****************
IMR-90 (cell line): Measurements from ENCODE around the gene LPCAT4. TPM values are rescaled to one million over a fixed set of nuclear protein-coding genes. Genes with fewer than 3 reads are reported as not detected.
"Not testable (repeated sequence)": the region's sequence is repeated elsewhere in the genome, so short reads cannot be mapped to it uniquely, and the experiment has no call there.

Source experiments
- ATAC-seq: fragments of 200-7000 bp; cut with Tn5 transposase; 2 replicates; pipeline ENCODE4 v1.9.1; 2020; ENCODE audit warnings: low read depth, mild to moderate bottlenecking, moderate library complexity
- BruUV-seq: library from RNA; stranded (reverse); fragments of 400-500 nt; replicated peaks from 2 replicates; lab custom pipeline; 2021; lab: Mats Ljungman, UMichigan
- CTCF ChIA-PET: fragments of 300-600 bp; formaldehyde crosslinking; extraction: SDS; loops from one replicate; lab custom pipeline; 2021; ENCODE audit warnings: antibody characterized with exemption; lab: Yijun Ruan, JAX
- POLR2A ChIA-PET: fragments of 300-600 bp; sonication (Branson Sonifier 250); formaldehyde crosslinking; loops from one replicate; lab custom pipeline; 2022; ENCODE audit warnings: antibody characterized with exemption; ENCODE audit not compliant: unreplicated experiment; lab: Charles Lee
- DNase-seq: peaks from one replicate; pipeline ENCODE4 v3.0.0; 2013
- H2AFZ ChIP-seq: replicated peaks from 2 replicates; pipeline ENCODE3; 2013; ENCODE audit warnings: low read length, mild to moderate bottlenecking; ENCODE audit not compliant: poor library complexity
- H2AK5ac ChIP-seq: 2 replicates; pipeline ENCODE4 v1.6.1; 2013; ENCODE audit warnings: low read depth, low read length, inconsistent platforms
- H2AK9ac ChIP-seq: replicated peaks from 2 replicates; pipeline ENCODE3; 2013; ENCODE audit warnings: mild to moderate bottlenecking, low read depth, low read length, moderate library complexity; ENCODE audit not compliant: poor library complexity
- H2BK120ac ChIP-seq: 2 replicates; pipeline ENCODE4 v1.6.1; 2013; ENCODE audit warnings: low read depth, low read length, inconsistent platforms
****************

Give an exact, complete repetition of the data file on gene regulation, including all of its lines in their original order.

IMR-90 (cell line): Measurements from ENCODE around the gene LPCAT4. TPM values are rescaled to one million over a fixed set of nuclear protein-coding genes. Genes with fewer than 3 reads are reported as not detected.
"Not testable (repeated sequence)": the region's sequence is repeated elsewhere in the genome, so short reads cannot be mapped to it uniquely, and the experiment has no call there.

Source experiments
- ATAC-seq: fragments of 200-7000 bp; cut with Tn5 transposase; 2 replicates; pipeline ENCODE4 v1.9.1; 2020; ENCODE audit warnings: low read depth, mild to moderate bottlenecking, moderate library complexity
- BruUV-seq: library from RNA; stranded (reverse); fragments of 400-500 nt; replicated peaks from 2 replicates; lab custom pipeline; 2021; lab: Mats Ljungman, UMichigan
- CTCF ChIA-PET: fragments of 300-600 bp; formaldehyde crosslinking; extraction: SDS; loops from one replicate; lab custom pipeline; 2021; ENCODE audit warnings: antibody characterized with exemption; lab: Yijun Ruan, JAX
- POLR2A ChIA-PET: fragments of 300-600 bp; sonication (Branson Sonifier 250); formaldehyde crosslinking; loops from one replicate; lab custom pipeline; 2022; ENCODE audit warnings: antibody characterized with exemption; ENCODE audit not compliant: unreplicated experiment; lab: Charles Lee
- DNase-seq: peaks from one replicate; pipeline ENCODE4 v3.0.0; 2013
- H2AFZ ChIP-seq: replicated peaks from 2 replicates; pipeline ENCODE3; 2013; ENCODE audit warnings: low read length, mild to moderate bottlenecking; ENCODE audit not compliant: poor library complexity
- H2AK5ac ChIP-seq: 2 replicates; pipeline ENCODE4 v1.6.1; 2013; ENCODE audit warnings: low read depth, low read length, inconsistent platforms
- H2AK9ac ChIP-seq: replicated peaks from 2 replicates; pipeline ENCODE3; 2013; ENCODE audit warnings: mild to moderate bottlenecking, low read depth, low read length, moderate library complexity; ENCODE audit not compliant: poor library complexity
- H2BK120ac ChIP-seq: 2 replicates; pipeline ENCODE4 v1.6.1; 2013; ENCODE audit warnings: low read depth, low read length, inconsistent platforms